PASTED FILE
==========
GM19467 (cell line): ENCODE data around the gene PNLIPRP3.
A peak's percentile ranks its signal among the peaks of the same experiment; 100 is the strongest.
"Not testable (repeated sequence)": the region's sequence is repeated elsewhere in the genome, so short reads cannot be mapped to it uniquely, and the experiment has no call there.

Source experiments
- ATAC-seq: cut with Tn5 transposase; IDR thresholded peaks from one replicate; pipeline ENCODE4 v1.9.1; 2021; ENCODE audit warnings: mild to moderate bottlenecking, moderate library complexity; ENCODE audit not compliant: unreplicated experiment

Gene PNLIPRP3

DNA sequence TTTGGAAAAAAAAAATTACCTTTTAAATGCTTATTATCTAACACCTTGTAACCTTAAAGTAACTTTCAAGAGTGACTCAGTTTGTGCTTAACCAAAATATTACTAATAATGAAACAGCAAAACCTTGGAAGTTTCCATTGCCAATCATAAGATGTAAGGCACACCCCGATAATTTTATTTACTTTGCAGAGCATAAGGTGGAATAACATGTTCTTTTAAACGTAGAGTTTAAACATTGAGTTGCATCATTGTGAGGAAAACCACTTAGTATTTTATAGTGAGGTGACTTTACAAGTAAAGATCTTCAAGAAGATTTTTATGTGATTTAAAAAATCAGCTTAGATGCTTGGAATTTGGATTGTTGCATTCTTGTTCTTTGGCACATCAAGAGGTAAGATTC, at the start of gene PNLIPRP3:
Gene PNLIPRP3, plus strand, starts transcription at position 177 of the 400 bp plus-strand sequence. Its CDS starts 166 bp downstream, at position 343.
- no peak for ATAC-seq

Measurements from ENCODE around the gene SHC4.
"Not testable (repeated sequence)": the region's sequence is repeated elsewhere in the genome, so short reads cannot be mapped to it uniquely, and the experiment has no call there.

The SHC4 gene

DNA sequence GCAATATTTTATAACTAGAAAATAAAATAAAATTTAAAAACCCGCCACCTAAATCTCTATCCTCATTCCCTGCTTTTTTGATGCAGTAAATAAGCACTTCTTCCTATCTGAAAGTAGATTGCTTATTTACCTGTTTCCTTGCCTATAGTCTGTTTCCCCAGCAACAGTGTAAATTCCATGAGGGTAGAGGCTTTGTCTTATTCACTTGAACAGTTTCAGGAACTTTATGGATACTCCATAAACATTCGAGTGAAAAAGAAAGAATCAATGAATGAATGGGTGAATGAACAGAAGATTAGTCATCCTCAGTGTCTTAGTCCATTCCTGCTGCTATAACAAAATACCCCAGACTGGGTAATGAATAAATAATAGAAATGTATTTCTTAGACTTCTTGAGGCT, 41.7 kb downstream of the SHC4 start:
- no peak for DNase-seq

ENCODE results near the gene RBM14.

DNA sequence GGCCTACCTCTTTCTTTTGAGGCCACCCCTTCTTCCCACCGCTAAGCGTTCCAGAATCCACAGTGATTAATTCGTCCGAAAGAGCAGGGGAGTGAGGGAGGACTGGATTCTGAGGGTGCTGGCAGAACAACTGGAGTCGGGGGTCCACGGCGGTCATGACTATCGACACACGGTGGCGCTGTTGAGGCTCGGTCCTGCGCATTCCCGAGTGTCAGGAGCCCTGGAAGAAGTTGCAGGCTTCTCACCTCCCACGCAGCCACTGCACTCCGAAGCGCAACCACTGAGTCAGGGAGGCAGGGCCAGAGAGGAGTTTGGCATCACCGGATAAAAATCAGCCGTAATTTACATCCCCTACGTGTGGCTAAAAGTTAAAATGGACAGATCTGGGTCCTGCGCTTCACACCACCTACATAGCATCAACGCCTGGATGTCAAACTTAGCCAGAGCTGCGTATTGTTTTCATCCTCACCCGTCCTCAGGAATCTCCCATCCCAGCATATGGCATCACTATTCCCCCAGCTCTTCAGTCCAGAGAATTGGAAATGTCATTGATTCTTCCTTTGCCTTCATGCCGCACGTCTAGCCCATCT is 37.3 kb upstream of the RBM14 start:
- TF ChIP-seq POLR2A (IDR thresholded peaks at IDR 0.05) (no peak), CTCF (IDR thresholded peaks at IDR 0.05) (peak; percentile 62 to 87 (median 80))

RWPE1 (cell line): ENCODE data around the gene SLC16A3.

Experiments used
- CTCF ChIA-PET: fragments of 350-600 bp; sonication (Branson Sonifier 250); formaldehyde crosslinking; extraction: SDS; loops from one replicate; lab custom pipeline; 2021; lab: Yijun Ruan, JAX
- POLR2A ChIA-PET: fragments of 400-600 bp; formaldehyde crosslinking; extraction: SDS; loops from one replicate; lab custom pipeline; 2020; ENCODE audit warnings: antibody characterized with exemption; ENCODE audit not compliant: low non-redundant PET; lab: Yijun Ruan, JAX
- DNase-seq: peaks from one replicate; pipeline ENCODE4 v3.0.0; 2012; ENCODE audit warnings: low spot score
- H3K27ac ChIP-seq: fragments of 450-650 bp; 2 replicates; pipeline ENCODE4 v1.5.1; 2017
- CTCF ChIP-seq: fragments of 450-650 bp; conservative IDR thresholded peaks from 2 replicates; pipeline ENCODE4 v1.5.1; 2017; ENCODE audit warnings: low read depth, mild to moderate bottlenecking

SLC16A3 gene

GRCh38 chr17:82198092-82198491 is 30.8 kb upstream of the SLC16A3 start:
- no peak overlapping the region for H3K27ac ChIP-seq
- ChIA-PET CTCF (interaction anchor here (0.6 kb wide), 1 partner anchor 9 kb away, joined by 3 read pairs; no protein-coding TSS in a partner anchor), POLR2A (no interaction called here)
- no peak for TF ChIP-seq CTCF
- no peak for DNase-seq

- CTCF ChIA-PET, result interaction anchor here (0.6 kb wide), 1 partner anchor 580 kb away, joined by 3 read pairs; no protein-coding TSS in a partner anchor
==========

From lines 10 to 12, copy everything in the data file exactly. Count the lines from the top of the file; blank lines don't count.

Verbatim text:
Measurements from ENCODE around the gene SHC4.
"Not testable (repeated sequence)": the region's sequence is repeated elsewhere in the genome, so short reads cannot be mapped to it uniquely, and the experiment has no call there.

The SHC4 gene